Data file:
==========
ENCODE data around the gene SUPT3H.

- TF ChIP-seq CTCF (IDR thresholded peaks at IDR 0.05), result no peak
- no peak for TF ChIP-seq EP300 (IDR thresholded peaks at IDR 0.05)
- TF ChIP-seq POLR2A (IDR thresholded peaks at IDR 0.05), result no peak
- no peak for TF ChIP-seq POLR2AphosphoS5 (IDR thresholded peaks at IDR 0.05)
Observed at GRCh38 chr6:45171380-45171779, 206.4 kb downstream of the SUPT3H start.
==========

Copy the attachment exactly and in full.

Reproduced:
ENCODE data around the gene SUPT3H.

- TF ChIP-seq CTCF (IDR thresholded peaks at IDR 0.05), result no peak
- no peak for TF ChIP-seq EP300 (IDR thresholded peaks at IDR 0.05)
- TF ChIP-seq POLR2A (IDR thresholded peaks at IDR 0.05), result no peak
- no peak for TF ChIP-seq POLR2AphosphoS5 (IDR thresholded peaks at IDR 0.05)
Observed at GRCh38 chr6:45171380-45171779, 206.4 kb downstream of the SUPT3H start.